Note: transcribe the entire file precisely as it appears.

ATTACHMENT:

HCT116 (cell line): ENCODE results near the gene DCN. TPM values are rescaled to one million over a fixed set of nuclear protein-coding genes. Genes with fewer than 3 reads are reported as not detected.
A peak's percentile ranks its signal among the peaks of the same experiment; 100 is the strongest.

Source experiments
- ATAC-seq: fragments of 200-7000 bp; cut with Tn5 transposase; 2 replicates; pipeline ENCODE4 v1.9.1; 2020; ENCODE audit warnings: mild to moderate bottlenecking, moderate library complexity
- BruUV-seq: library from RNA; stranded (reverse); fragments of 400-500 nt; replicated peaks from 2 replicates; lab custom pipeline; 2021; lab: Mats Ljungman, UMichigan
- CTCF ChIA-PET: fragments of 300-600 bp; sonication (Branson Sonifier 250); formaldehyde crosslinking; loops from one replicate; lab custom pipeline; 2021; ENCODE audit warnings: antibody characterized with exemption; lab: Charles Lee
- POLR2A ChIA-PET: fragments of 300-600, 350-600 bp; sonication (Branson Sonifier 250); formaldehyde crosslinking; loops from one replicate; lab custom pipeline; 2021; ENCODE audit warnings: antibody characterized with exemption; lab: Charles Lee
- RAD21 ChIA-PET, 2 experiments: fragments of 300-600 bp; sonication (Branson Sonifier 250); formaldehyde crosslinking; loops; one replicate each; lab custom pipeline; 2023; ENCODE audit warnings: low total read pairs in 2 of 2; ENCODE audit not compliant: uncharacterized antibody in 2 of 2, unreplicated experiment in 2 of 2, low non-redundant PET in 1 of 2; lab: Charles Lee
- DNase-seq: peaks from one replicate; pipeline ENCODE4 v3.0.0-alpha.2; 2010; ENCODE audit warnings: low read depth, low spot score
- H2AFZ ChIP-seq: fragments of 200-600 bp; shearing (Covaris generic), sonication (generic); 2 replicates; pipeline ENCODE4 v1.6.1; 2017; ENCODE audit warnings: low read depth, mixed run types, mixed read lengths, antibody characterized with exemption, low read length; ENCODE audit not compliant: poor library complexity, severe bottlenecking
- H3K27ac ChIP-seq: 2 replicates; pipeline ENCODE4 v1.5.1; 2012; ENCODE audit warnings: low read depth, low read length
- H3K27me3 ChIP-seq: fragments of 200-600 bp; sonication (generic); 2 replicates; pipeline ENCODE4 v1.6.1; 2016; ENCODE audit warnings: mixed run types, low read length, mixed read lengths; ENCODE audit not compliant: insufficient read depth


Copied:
HCT116 (cell line): ENCODE results near the gene DCN. TPM values are rescaled to one million over a fixed set of nuclear protein-coding genes. Genes with fewer than 3 reads are reported as not detected.
A peak's percentile ranks its signal among the peaks of the same experiment; 100 is the strongest.

Source experiments
- ATAC-seq: fragments of 200-7000 bp; cut with Tn5 transposase; 2 replicates; pipeline ENCODE4 v1.9.1; 2020; ENCODE audit warnings: mild to moderate bottlenecking, moderate library complexity
- BruUV-seq: library from RNA; stranded (reverse); fragments of 400-500 nt; replicated peaks from 2 replicates; lab custom pipeline; 2021; lab: Mats Ljungman, UMichigan
- CTCF ChIA-PET: fragments of 300-600 bp; sonication (Branson Sonifier 250); formaldehyde crosslinking; loops from one replicate; lab custom pipeline; 2021; ENCODE audit warnings: antibody characterized with exemption; lab: Charles Lee
- POLR2A ChIA-PET: fragments of 300-600, 350-600 bp; sonication (Branson Sonifier 250); formaldehyde crosslinking; loops from one replicate; lab custom pipeline; 2021; ENCODE audit warnings: antibody characterized with exemption; lab: Charles Lee
- RAD21 ChIA-PET, 2 experiments: fragments of 300-600 bp; sonication (Branson Sonifier 250); formaldehyde crosslinking; loops; one replicate each; lab custom pipeline; 2023; ENCODE audit warnings: low total read pairs in 2 of 2; ENCODE audit not compliant: uncharacterized antibody in 2 of 2, unreplicated experiment in 2 of 2, low non-redundant PET in 1 of 2; lab: Charles Lee
- DNase-seq: peaks from one replicate; pipeline ENCODE4 v3.0.0-alpha.2; 2010; ENCODE audit warnings: low read depth, low spot score
- H2AFZ ChIP-seq: fragments of 200-600 bp; shearing (Covaris generic), sonication (generic); 2 replicates; pipeline ENCODE4 v1.6.1; 2017; ENCODE audit warnings: low read depth, mixed run types, mixed read lengths, antibody characterized with exemption, low read length; ENCODE audit not compliant: poor library complexity, severe bottlenecking
- H3K27ac ChIP-seq: 2 replicates; pipeline ENCODE4 v1.5.1; 2012; ENCODE audit warnings: low read depth, low read length
- H3K27me3 ChIP-seq: fragments of 200-600 bp; sonication (generic); 2 replicates; pipeline ENCODE4 v1.6.1; 2016; ENCODE audit warnings: mixed run types, low read length, mixed read lengths; ENCODE audit not compliant: insufficient read depth